A personal collection of books can also be called Bibliothek. But that may originate from an ancient joke, like calling a purse a treasury. I´m a librarian´s son; I´ll ask.

Bücherei, afaik, is a place where the books are stored and administered. It definitely is the narrower term.


From my mother, the librarian:

The term Bücherei first came up when artisan guilds set up libraries for their members. The term is used for non-private libraries, i.e. libraries that are run by an institution of some kind, be it open to the public or only to selected people (e.g. a Schulbücherei where only teachers and pupils of that school have access). Bücherei is also the term for the institution that runs that library, if that is its sole purpose.

Bibliothek is not only the broader term, but formerly mostly used for classic libraries, where collecting and preserving literature is the focus (so that it´s there when you need it), while Bücherei is primarily used for libraries where the focus lies on using the books.

The main difference in brief:
A Bibliothek collects books that may be needed.
A Bücherei keeps those that are needed (and dumps those that are not).

Nowadays, they are generally used as synonyms, and there are a lot of former "Städtische Bücherei" that are now a "Städtische Bibliothek".


I suppose that´s because Bibliothek sounds more sophisticated ... and people are forgetting the difference between the two. But actually, they are synonyms: one Greek, one German.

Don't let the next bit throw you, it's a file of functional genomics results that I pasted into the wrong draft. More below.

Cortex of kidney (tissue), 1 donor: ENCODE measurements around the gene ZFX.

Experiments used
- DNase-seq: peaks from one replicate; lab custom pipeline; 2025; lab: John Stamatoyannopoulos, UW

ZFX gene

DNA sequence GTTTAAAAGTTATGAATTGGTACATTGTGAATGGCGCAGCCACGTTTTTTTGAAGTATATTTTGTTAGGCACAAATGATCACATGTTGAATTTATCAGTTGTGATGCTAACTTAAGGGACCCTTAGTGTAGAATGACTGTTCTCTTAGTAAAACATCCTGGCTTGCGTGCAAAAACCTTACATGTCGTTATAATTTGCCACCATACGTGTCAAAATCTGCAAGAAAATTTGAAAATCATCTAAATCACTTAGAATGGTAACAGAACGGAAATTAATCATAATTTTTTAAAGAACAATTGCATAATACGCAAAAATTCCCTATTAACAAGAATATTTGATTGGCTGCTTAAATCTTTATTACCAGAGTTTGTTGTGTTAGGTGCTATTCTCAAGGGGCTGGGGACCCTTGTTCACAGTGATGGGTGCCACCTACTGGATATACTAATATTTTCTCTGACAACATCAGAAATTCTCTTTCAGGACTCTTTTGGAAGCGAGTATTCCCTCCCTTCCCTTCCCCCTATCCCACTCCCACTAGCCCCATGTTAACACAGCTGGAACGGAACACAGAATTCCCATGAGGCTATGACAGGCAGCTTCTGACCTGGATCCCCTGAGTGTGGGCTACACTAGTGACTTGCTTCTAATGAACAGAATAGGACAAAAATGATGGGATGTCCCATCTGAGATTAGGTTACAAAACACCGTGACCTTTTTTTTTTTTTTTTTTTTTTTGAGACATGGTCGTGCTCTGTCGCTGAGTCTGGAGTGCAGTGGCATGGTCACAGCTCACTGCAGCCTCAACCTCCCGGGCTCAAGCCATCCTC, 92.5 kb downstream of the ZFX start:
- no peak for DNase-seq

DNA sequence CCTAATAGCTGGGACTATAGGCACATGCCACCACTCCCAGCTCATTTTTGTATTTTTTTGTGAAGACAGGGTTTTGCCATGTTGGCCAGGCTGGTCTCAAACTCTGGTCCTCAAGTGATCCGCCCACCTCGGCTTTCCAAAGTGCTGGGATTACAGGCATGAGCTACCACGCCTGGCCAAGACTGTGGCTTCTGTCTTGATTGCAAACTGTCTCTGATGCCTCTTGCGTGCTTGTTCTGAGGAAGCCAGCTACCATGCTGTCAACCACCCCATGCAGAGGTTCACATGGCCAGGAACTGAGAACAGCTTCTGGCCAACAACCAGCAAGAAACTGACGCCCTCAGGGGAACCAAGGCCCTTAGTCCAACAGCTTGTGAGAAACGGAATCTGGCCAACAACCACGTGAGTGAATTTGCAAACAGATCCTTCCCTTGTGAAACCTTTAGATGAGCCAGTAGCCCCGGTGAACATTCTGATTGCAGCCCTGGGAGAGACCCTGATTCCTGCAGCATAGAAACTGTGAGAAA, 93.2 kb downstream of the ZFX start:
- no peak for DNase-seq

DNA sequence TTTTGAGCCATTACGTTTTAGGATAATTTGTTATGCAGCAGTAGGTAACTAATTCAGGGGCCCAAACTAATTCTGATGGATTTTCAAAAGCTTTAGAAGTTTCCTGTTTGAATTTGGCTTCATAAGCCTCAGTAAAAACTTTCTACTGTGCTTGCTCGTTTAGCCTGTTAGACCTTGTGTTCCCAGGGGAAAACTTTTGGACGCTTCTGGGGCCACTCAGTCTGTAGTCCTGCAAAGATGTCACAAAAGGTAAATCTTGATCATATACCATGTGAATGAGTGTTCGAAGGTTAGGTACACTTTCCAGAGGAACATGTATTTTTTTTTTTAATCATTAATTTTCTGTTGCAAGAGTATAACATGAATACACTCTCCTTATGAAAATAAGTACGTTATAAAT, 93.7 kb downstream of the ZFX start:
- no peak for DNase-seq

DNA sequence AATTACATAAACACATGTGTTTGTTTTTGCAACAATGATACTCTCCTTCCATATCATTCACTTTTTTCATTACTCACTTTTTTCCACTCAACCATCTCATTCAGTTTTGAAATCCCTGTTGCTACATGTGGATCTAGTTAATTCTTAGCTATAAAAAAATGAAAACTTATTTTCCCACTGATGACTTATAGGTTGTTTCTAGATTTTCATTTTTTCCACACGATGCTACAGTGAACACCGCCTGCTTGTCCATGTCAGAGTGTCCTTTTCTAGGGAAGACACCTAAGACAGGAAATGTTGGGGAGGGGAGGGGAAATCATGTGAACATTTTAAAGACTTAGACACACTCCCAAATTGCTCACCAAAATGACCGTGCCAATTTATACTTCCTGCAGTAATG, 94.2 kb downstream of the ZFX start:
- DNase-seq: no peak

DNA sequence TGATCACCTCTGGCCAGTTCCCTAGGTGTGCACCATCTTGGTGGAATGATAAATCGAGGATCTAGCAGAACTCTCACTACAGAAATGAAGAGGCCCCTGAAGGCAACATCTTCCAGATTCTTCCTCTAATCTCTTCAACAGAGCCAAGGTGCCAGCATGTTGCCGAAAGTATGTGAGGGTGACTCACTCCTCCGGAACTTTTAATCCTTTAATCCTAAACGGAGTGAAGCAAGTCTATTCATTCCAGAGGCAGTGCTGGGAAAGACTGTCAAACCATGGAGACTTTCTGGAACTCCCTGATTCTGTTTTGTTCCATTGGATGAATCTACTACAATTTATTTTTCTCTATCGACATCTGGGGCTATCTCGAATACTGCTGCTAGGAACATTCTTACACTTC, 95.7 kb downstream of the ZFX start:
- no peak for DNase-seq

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  • Being married to a librarian, I can confirm that. Best answer so far.
    – tofro
    Nov 23 '16 at 15:11
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On the first view there is no difference between a Bibliothek and a Bücherei

The word „Bibliothek“ has Greek sources ( βιβλιοθήκη (biblio-thḗkē)). Wikipedia tells, the Bücherei is a calque from dutch (1658 by Johann Amos Comenius). Another article in wikipedia mentions Philipp von Zesen as the creator of the word Bücherei. The Spiegel mentions also Philipp von Zesen as the creator of the Bücherei.

As a conclusion you may say, Bibliothek is a more sophisticated word and is used in more intellectual context (a university library or the private library of a well educated person with high-minded books). The Bücherei is more used for 'ordinary' book collection.

To avoid misunderstandings: Both words have a positive meaning. If you say, you go to a Bücherei you give a well educated image of you (you read books instead of looking TV). But there is also a big chance, that you look for a book for your leisure time. In a Bibliothek you get boot for professional reasons. But is is a smooth transition.

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  • "If you say, you go to a Bücherei you give a well educated image of you (you read books instead of looking TV)." - although of course, you can also go to a Bücherei to get comic books, board games, sometimes even computer games, etc. Nov 21 '16 at 9:25
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Well a "Bücherei" is always a place/building where people can read or lend books. This need not be true for a "Bibliothek". Maybe you have a friend with a large collection of books - you will say "He has a Bibliothek" you will not say "He has a Bücherei".